What Are The Symptoms of Alcohol Withdrawal?
The first step in beginning the recovery process for alcohol addiction involves detoxification. However, detoxification from alcohol brings along withdrawal symptoms that range from mild to severe. In a previous blog post, we discussed how long it takes to detox from alcohol, which can be read here. There are a vast array of withdrawal symptoms that may appear during the detoxification period. Additionally, the detoxification period has different phases of alcohol withdrawal. In this article, we go into detail of the possible withdrawal symptoms and the different phases a person may experience. It's important to realize, not all symptoms will appear and the extremity of the symptoms depend on the individual going through withdrawal.
Causes of Alcohol Withdrawal
Alcohol withdrawal symptoms occur when someone that drinks excess alcohol on a regular basis abruptly stops drinking alcohol. Symptoms occur most often in adults but appear in some adults and children. The more regularly a person drinks the higher the likelihood that they will experience alcohol withdrawal symptoms. A majority of people experience mild alcohol withdrawal symptoms. However, people with other medical conditions aside from their alcohol addiction may experience more extreme symptoms.
Symptoms of Alcohol Withdrawal
While symptoms usually appear within 8 hours after the person’s last drink, for some people they may appear days later. Additionally, the symptoms usually peak at 24-72 hours. But, some symptoms may go on for weeks.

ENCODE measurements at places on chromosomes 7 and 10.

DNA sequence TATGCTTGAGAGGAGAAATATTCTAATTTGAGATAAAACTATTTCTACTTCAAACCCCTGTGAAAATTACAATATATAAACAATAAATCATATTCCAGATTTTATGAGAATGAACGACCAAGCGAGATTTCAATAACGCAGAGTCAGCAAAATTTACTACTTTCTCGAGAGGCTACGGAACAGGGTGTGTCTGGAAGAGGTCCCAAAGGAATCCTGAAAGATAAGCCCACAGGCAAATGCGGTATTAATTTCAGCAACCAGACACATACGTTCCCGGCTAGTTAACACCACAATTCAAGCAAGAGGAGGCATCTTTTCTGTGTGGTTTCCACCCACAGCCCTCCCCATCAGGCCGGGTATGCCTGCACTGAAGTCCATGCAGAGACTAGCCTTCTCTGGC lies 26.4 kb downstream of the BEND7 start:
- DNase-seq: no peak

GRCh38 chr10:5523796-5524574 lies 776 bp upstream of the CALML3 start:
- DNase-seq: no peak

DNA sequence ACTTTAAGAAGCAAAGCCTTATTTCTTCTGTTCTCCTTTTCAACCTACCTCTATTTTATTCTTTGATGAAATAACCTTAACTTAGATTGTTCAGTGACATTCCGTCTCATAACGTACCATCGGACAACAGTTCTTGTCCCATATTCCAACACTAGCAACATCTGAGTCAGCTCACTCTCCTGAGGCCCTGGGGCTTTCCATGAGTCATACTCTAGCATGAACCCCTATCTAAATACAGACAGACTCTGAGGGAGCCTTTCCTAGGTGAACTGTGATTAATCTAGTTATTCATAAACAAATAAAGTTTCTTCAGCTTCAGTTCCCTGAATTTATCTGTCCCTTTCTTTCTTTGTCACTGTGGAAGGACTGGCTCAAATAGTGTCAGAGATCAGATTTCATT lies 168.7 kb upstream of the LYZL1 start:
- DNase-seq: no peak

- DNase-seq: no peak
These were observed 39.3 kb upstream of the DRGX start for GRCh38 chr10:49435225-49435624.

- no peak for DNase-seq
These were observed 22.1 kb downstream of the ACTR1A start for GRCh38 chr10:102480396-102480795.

Common Symptoms Include:
- Anxiety or nervousness
- Jumpiness or shakiness
- Mood swings
- Not thinking clearly
Additional Symptoms Include:
- Sweaty or clammy skin
- Dilated pupils
- Loss of appetite
- Nausea and vomiting
- Pale appearance
- Rapid heart rate
- Tremor of the hands or other body parts
Severe Symptoms (delirium tremens) Include:
- Hallucinations (Visual, auditory, or tactile)
- Severe confusion
Delirium Tremens is an extremely severe form of alcohol withdrawal that tends to require professional medical help. So, if these extreme symptoms are experienced by you or a loved one, go to the hospital immediately.
Phases of Alcohol Withdrawal
Alcohol withdrawal commonly follows a course of three distinct phases. These phases include acute withdrawal, early abstinence, and protracted abstinence. In time, a person will be symptom-free.
To begin with, the first phase of alcohol withdrawal includes the worst of the withdrawal symptoms. Acute withdrawal is dominated by tremors, hyperactivity of the autonomic nervous system, and a risk of delirium tremens. Tremors and seizures usually occur within the first 48 hours of alcohol abstinence and peak after 24 hours. People experiencing the more extreme symptoms of delirium tremens usually peak 72 hours after symptoms begin. Also, common symptoms of acute withdrawal include increased heart rate, blood pressure, sweating, and gastrointestinal problems.
In the second phase of alcohol withdrawal, the person will experience anxiety, depressed moods, and disturbed sleep patterns. At this point, the symptoms of acute withdrawal have generally passed. Moreover, anxiety is elevated for about three to six weeks after abstaining from alcohol. Woman tend to take longer to get through this stage than men.
Many people relapse in the final phase of alcohol withdrawal. This is mainly due to a large amount of anxiety being present along with a state of unease and negativity. Therefore, small challenges may provoke higher emotional responses than normal leading to alcohol craving and relapse.
It’s important to seek professional treatment if symptoms get extreme. To emphasize this point, people experiencing severe symptoms of delirium tremens are at risk of serious health issues and possibly death. Thus, detoxification from alcohol is something that should never be done alone. For more information on the symptoms of alcohol withdrawal go to this website.